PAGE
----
New data from the Chandra X-Ray observatory has offered up clues as to the origin of enigmatic high energy cosmic rays that bombard the Earth everyday. By looking at the Milky Way's newest supernova remnant—the 325 year oldCassiopeia A remnant (pictured right, more images here)—astronomers have produced an acceleration map that shows the acceleration of charged particles that become cosmic rays. This map shows that electrons are being sped up at near the maximum theoretical rate, lending experimental support and credence to the old theory that supernova remnants are a large source of these high energy cosmic rays.
In a process described as a relativistic game of pinball, charged particles bounce back and forth off the magnetic fields within the supernova remnant. Each time they cross the shock front—the wispy blue lines at the outer edge of the remnant in the image—they are accelerated further. As this process continues over time, the particles move faster and faster until they reach near light speeds. Scientists working on the project say that particles will cross this shock front on average once for every 200 bounces, and that it takes about 200 shock front crossings for the particles to reach cosmic ray energy levels. These numbers mean thatCassiopeia A started producing cosmic rays between 50 and 200 years after it exploded.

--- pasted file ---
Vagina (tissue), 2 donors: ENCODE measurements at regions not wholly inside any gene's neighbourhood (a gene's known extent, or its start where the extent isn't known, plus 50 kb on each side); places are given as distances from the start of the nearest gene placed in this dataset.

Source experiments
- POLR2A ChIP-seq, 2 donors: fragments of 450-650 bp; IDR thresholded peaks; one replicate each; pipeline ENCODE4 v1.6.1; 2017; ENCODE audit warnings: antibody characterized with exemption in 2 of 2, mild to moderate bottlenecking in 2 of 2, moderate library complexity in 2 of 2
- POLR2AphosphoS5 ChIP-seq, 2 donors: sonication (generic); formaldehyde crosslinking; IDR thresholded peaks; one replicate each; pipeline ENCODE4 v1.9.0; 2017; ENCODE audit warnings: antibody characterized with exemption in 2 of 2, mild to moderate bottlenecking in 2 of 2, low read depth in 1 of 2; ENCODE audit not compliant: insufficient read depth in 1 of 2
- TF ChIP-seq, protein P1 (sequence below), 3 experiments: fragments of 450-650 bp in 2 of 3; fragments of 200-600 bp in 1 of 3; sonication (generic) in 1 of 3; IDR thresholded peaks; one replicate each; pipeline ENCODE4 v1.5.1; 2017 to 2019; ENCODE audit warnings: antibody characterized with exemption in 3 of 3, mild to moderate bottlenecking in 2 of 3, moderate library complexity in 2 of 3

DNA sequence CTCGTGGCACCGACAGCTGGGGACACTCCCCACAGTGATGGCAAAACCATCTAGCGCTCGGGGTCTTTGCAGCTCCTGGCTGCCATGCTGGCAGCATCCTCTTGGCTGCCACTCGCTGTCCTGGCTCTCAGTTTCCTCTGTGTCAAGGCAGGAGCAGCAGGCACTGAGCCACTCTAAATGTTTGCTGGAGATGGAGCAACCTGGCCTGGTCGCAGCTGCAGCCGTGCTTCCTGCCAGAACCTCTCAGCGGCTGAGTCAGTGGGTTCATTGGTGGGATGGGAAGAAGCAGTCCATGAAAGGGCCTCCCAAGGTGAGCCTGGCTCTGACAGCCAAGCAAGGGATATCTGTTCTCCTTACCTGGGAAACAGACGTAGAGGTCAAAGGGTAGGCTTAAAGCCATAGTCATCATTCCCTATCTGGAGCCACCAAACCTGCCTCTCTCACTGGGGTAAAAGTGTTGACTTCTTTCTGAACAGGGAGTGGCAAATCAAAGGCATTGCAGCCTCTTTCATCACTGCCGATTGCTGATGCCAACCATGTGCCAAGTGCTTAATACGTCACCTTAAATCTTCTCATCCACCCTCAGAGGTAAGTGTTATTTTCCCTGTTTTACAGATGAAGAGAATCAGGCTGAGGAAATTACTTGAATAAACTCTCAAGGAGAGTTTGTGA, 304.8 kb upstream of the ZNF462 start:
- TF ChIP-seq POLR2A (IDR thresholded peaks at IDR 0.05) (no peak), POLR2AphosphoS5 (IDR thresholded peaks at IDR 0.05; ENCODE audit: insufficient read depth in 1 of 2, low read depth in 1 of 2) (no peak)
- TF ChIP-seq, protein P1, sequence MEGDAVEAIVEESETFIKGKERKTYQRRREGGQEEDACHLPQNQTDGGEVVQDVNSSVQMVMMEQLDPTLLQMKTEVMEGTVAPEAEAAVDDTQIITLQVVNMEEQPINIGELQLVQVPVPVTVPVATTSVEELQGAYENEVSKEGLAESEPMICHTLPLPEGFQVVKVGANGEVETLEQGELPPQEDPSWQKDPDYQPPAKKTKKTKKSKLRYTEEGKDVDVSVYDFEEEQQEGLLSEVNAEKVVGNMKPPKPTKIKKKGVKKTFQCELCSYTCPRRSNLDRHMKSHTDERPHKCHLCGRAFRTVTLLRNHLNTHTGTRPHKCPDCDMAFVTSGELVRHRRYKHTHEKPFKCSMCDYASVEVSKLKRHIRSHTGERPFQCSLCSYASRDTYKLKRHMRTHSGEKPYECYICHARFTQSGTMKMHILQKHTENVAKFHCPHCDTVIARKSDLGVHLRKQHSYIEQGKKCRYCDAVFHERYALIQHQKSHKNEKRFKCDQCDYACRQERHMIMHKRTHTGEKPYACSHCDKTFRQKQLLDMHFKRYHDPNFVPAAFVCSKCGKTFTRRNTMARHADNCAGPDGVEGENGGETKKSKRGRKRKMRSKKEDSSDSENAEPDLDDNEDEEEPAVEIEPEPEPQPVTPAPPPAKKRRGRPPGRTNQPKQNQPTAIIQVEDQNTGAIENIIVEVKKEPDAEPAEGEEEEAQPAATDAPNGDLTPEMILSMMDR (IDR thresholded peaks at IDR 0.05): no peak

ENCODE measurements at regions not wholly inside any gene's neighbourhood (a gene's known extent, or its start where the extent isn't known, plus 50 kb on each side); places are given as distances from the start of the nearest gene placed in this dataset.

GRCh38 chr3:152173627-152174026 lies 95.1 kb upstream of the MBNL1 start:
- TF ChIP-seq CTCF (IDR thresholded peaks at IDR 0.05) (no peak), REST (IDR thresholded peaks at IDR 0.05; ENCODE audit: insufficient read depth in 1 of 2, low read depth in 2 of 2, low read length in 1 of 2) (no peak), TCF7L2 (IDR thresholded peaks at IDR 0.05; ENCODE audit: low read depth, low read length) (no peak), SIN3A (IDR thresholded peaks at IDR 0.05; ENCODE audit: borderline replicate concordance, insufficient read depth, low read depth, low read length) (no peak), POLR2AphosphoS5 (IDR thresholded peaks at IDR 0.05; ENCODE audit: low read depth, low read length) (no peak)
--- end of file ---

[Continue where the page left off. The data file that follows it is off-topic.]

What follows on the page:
While cosmic rays consist of many types of rapidly moving, high energy particles—electrons, protons, and ions—only the electron's glow is visible as X-rays that Chandra could directly measure. However, the research team theorized that all types of particles would undergo a similar pinball game, accelerating them to the high-energy velocities needed to obtain cosmic ray status. In addition to gaining further understanding of the origin of cosmic rays, this data will help astronomers understand more about how these supernova remnants evolve and further our understanding of the original supernova explosion.